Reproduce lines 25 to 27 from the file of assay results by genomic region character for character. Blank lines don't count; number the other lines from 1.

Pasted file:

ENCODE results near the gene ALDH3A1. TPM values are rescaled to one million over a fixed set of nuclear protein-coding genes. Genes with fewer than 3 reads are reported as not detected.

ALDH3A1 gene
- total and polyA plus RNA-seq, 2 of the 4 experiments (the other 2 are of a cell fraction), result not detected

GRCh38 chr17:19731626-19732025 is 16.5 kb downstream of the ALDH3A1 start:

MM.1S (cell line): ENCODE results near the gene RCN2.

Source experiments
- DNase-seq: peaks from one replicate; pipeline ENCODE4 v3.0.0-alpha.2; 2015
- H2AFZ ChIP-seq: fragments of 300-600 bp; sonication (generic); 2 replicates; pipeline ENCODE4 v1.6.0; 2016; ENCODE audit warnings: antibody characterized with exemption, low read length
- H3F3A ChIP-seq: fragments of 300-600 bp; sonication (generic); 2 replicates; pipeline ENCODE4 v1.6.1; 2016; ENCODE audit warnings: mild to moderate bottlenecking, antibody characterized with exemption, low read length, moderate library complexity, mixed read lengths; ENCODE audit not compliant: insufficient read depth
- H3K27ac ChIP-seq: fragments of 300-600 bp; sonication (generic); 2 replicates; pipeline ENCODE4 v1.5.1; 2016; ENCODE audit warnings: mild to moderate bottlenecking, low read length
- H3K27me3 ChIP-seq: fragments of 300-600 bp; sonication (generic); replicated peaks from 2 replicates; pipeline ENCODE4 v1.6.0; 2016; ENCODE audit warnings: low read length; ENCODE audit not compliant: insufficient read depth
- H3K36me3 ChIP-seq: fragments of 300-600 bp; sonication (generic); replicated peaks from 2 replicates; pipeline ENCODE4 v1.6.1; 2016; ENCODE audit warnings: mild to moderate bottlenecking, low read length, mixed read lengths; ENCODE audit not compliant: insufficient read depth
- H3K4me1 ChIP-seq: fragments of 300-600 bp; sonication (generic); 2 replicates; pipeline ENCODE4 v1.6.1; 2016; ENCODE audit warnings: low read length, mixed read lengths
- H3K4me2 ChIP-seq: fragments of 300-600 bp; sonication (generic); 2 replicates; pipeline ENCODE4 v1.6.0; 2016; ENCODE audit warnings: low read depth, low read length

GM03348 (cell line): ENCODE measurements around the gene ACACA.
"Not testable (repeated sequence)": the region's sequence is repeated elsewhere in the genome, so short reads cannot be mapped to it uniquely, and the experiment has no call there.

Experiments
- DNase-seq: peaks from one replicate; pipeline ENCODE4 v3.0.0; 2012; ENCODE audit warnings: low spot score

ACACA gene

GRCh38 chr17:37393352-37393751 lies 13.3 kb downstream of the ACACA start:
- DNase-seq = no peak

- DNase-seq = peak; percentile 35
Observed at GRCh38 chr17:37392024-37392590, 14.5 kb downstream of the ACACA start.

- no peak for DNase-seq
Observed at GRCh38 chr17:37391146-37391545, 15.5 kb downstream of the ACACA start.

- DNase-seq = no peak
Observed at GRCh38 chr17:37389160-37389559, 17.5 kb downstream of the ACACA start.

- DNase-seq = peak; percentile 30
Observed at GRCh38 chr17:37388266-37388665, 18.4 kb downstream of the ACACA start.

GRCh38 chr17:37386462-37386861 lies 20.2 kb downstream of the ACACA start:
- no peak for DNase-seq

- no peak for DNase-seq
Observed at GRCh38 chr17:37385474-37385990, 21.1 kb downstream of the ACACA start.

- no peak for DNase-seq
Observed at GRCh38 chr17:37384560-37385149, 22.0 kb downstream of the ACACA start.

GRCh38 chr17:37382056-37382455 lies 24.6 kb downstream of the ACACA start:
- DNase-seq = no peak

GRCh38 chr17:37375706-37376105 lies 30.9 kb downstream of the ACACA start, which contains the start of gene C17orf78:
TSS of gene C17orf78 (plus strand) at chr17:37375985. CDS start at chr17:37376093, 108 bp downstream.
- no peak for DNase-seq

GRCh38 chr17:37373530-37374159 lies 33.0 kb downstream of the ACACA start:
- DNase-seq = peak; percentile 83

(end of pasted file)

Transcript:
Observed at GRCh38 chr17:37391146-37391545, 15.5 kb downstream of the ACACA start.

- DNase-seq = no peak
Observed at GRCh38 chr17:37389160-37389559, 17.5 kb downstream of the ACACA start.